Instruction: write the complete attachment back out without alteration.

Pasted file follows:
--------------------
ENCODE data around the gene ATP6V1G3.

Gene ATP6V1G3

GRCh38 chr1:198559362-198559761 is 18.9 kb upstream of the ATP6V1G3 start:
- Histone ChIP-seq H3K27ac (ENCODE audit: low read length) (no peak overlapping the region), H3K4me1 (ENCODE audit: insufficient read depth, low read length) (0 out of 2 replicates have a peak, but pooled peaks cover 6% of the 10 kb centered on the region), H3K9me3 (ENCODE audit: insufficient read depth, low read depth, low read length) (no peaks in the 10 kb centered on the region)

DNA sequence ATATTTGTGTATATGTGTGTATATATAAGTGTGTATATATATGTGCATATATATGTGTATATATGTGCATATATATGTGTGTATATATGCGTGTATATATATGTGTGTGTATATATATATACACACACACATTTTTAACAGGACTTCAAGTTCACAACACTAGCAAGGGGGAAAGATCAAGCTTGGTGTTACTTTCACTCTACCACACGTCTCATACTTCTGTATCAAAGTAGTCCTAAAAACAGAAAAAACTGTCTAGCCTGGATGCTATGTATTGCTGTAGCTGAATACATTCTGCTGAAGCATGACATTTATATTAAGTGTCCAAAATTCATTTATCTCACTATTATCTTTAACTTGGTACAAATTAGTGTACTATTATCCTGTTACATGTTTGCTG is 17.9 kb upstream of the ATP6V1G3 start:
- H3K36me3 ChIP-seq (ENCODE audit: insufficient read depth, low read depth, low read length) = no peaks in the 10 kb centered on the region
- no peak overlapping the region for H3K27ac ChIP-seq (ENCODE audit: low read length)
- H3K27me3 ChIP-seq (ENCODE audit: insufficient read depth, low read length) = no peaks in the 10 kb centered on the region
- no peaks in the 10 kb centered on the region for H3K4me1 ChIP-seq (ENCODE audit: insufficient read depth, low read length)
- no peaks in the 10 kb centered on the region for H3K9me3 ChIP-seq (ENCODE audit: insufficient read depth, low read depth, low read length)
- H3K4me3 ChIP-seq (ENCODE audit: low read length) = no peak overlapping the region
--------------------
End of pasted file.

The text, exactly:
ENCODE data around the gene ATP6V1G3.

Gene ATP6V1G3

GRCh38 chr1:198559362-198559761 is 18.9 kb upstream of the ATP6V1G3 start:
- Histone ChIP-seq H3K27ac (ENCODE audit: low read length) (no peak overlapping the region), H3K4me1 (ENCODE audit: insufficient read depth, low read length) (0 out of 2 replicates have a peak, but pooled peaks cover 6% of the 10 kb centered on the region), H3K9me3 (ENCODE audit: insufficient read depth, low read depth, low read length) (no peaks in the 10 kb centered on the region)

DNA sequence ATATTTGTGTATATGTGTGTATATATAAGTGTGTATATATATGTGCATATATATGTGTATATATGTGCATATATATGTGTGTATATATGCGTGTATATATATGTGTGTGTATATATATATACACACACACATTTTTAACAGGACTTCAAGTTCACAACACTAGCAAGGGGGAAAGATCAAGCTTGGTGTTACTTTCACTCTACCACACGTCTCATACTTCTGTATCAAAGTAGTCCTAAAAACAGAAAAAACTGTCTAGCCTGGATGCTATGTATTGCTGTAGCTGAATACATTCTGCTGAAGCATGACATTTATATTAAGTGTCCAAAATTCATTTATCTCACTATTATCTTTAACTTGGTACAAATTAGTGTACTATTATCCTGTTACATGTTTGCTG is 17.9 kb upstream of the ATP6V1G3 start:
- H3K36me3 ChIP-seq (ENCODE audit: insufficient read depth, low read depth, low read length) = no peaks in the 10 kb centered on the region
- no peak overlapping the region for H3K27ac ChIP-seq (ENCODE audit: low read length)
- H3K27me3 ChIP-seq (ENCODE audit: insufficient read depth, low read length) = no peaks in the 10 kb centered on the region
- no peaks in the 10 kb centered on the region for H3K4me1 ChIP-seq (ENCODE audit: insufficient read depth, low read length)
- no peaks in the 10 kb centered on the region for H3K9me3 ChIP-seq (ENCODE audit: insufficient read depth, low read depth, low read length)
- H3K4me3 ChIP-seq (ENCODE audit: low read length) = no peak overlapping the region